Gersson Rosas usually conducts business as if he's running a poker game, always ready and willing to shuffle the cards.

The Timberwolves president decided not to wheel-and-deal at Thursday's trade deadline, though, a surprise given his track record, but maybe he was simply exhausted from all the organizational instability that has defined his brief tenure and didn't want to add to it.

Rosas seems content to bank on normalcy becoming a guiding light, as if that is ever part of the team's equation. But here soon, the roster *should* be fully intact with D'Angelo Russell and Malik Beasley back in the fold.

Then what?

"We're getting to a hierarchy in terms of roles and opportunities for guys," Rosas said.

No. 1 on that pecking order is obvious: Karl-Anthony Towns, the foundation to the entire plan. After him is where things become complicated.

Rosas clearly views Russell as KAT's sidekick, the 1A option. Without naming names, Rosas noted that "we haven't seen this group together enough starting with our best two players and everybody else."

Hopefully, rookie Anthony Edwards doesn't fall into the "everybody else" category as Rosas and new coach Chris Finch put the puzzle together. Edwards needs to be that 1A role, through good times and struggles.

Finch's reputation as an offensive whiz will be put to the test in figuring out how to keep four high-volume shooters happy with only one basketball.

Towns averages 17 shots per game, while Edwards, Russell and Beasley all average 16 attempts. Those four players rank in the top 36 of NBA players in shot attempts per game.

Something has to give when they're together again. Somebody will need to take a back seat or accept a lesser role that equates to fewer shots.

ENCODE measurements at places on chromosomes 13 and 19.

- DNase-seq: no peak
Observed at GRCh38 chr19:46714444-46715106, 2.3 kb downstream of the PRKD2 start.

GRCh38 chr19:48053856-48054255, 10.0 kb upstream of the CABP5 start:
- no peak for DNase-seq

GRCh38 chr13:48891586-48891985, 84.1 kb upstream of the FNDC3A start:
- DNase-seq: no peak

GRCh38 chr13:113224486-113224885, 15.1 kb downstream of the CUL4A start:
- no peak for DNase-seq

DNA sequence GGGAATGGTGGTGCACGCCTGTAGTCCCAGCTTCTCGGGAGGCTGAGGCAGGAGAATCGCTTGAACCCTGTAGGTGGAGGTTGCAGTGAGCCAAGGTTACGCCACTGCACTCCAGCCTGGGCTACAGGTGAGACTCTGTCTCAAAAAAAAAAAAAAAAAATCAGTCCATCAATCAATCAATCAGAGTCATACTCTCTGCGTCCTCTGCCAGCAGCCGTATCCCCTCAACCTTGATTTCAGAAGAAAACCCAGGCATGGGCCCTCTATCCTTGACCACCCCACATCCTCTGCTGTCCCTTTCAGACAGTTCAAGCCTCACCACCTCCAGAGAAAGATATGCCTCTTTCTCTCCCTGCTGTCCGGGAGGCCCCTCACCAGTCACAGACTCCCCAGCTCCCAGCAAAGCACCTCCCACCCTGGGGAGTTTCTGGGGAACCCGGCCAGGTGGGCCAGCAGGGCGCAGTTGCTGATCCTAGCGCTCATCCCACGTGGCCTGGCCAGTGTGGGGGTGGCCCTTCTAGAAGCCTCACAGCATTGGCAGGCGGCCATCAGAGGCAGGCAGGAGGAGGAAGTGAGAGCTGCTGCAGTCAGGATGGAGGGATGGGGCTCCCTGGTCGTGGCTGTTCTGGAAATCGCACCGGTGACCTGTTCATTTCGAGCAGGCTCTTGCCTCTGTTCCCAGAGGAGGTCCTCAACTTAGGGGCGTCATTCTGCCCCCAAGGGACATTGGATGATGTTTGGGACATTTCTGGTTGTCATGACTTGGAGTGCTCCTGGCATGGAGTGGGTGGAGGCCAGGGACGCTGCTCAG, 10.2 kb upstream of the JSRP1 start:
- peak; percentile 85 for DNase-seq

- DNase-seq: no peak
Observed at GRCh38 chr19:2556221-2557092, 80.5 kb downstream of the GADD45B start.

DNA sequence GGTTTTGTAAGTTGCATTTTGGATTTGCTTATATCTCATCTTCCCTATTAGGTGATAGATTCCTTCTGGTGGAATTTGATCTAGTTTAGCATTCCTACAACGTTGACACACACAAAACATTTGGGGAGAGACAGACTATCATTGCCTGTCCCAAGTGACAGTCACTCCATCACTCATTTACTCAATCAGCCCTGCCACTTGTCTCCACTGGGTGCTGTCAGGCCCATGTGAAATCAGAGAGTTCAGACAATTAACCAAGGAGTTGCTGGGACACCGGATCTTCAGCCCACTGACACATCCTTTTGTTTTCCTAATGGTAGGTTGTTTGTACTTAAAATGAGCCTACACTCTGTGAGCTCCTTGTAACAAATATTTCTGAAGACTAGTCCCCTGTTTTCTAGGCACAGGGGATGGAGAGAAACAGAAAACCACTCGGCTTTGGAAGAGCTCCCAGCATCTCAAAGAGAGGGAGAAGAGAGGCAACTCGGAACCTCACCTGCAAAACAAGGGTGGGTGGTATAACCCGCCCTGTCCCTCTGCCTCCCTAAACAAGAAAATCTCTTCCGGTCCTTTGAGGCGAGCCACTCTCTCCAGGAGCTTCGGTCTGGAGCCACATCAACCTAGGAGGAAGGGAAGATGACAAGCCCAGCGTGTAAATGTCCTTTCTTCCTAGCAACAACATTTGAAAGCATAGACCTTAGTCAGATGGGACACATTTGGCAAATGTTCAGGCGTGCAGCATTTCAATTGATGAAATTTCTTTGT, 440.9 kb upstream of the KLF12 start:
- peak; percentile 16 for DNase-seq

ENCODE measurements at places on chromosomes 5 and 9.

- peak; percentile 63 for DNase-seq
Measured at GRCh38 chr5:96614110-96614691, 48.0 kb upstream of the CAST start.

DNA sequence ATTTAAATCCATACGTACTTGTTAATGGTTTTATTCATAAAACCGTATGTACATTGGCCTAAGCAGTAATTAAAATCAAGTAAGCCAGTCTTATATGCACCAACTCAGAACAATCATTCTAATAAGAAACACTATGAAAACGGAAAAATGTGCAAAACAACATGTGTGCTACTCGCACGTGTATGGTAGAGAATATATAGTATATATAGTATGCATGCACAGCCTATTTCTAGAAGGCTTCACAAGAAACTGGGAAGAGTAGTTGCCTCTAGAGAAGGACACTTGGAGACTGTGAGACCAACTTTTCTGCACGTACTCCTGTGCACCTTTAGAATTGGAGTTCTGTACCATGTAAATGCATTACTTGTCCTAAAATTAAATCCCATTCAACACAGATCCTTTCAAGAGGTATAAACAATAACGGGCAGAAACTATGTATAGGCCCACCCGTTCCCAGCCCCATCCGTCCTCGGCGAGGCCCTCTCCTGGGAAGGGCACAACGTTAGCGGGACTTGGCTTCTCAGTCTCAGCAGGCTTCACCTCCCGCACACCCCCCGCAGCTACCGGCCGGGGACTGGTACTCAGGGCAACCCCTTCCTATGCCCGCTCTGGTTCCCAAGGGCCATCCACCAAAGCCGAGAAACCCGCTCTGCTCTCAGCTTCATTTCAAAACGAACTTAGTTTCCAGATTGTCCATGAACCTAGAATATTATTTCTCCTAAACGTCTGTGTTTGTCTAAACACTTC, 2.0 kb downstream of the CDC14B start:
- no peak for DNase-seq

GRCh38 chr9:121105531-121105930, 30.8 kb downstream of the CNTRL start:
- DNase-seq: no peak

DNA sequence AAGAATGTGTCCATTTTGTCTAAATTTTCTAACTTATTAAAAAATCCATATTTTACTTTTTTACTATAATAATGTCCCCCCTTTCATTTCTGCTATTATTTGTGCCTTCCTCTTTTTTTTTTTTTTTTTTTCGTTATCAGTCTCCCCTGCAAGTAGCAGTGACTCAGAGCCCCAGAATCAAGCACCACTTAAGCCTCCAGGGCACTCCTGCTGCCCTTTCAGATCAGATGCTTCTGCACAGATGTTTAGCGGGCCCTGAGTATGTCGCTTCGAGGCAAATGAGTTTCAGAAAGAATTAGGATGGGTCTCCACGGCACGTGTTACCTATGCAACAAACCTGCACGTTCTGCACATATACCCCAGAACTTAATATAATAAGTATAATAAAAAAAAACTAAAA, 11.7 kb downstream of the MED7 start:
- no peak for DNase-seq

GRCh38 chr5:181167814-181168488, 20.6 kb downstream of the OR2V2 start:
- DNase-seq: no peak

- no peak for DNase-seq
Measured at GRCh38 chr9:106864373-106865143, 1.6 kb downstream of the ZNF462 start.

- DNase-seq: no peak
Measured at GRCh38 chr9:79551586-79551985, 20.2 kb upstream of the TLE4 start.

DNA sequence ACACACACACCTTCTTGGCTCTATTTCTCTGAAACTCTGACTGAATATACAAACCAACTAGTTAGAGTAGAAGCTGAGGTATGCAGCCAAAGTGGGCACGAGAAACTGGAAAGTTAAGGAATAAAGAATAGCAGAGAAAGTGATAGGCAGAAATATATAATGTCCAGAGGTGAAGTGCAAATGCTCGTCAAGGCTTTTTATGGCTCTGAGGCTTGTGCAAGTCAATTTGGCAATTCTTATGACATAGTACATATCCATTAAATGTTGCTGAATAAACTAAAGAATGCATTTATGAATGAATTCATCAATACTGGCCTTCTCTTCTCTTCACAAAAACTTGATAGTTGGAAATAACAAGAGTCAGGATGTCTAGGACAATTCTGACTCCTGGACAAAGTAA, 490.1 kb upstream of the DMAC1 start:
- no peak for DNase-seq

That person should not be Edwards, who has encountered some wild swings in effectiveness since the All-Star break but why mess with potentially limiting his development at this point?

Rosas went all-in to acquire Russell last season so he has every motivation to see if his plan can succeed. He believes a Towns-Russell marriage will produce big dividends. Maybe, maybe not. The duo has played only five games together, making it impossible to know how effectively they can function as a tandem. This closing stretch should provide a verdict.

Russell's play in Towns' absence was hardly inspiring. He sabotaged too many possessions with "my turn" shots. As in, my turn to shoot no matter the situation. Likewise, his defense remains an afterthought.

If the basketball gods smile on them and the Wolves secure a top-three pick, Rosas would be nuts not to take a point guard, either Cade Cunningham or Jalen Suggs.

The Towns-Edwards dynamic in recent weeks has provided some intrigue. There have been clunkers, too, but Edwards' fearlessness in attacking the basket makes you want to see more. Creating conditions that allow the No. 1 overall pick to blossom — and work through struggles — should be an organizational priority.

Edwards' defense is nonexistent right now, and he appears out of control at times. But guess what? He's 19 years old. He's just getting started. His physical ability and self-confidence are building blocks for something special.

"Ant is showing the ability to produce at a high level that is beyond his age, beyond his experience, for sure," Rosas said. "But that doesn't necessarily mean it's efficient. And our goal for him to be the best player possible is to become an efficient player."

The 83-point scoring bonanza from Towns and Edwards in a win at Phoenix provided a glimpse of that tandem's potential. Rosas called their performance "special" but not sustainable.

"What are the things that we can reproduce consistently that will allow us to have long-term success?" Rosas said. "And the ability to merge KAT with Beas with DLo with Ant, that's something that we have to figure out."

Good luck. Figuring out roles will be tricky. Just don't make the rookie take a back seat, even if the results aren't always pretty.